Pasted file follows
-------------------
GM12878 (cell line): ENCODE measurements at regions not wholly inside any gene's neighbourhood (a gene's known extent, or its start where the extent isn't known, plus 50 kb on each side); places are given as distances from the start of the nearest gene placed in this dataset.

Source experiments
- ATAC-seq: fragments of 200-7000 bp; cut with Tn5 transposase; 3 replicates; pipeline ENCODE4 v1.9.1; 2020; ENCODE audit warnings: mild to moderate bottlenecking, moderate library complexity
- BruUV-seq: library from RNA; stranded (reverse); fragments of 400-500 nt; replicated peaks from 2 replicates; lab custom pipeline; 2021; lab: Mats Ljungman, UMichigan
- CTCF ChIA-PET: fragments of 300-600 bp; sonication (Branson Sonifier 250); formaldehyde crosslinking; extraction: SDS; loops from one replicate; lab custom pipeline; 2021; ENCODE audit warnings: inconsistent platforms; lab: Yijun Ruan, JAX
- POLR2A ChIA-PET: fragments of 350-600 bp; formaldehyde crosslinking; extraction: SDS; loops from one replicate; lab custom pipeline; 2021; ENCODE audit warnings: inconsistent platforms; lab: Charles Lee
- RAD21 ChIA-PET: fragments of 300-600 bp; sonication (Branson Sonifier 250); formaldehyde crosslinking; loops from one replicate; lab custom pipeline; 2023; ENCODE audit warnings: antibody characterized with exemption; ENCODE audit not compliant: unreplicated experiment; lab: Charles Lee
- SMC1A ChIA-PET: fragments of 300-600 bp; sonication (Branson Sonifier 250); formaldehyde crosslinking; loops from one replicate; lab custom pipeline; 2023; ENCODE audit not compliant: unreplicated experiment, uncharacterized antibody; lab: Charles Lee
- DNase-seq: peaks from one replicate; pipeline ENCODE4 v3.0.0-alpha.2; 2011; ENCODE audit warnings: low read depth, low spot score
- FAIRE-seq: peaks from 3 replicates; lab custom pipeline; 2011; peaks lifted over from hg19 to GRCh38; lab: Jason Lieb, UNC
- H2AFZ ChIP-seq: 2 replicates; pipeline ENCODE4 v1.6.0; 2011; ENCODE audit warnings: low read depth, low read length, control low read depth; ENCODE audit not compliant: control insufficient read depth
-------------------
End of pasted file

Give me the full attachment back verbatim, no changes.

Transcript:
GM12878 (cell line): ENCODE measurements at regions not wholly inside any gene's neighbourhood (a gene's known extent, or its start where the extent isn't known, plus 50 kb on each side); places are given as distances from the start of the nearest gene placed in this dataset.

Source experiments
- ATAC-seq: fragments of 200-7000 bp; cut with Tn5 transposase; 3 replicates; pipeline ENCODE4 v1.9.1; 2020; ENCODE audit warnings: mild to moderate bottlenecking, moderate library complexity
- BruUV-seq: library from RNA; stranded (reverse); fragments of 400-500 nt; replicated peaks from 2 replicates; lab custom pipeline; 2021; lab: Mats Ljungman, UMichigan
- CTCF ChIA-PET: fragments of 300-600 bp; sonication (Branson Sonifier 250); formaldehyde crosslinking; extraction: SDS; loops from one replicate; lab custom pipeline; 2021; ENCODE audit warnings: inconsistent platforms; lab: Yijun Ruan, JAX
- POLR2A ChIA-PET: fragments of 350-600 bp; formaldehyde crosslinking; extraction: SDS; loops from one replicate; lab custom pipeline; 2021; ENCODE audit warnings: inconsistent platforms; lab: Charles Lee
- RAD21 ChIA-PET: fragments of 300-600 bp; sonication (Branson Sonifier 250); formaldehyde crosslinking; loops from one replicate; lab custom pipeline; 2023; ENCODE audit warnings: antibody characterized with exemption; ENCODE audit not compliant: unreplicated experiment; lab: Charles Lee
- SMC1A ChIA-PET: fragments of 300-600 bp; sonication (Branson Sonifier 250); formaldehyde crosslinking; loops from one replicate; lab custom pipeline; 2023; ENCODE audit not compliant: unreplicated experiment, uncharacterized antibody; lab: Charles Lee
- DNase-seq: peaks from one replicate; pipeline ENCODE4 v3.0.0-alpha.2; 2011; ENCODE audit warnings: low read depth, low spot score
- FAIRE-seq: peaks from 3 replicates; lab custom pipeline; 2011; peaks lifted over from hg19 to GRCh38; lab: Jason Lieb, UNC
- H2AFZ ChIP-seq: 2 replicates; pipeline ENCODE4 v1.6.0; 2011; ENCODE audit warnings: low read depth, low read length, control low read depth; ENCODE audit not compliant: control insufficient read depth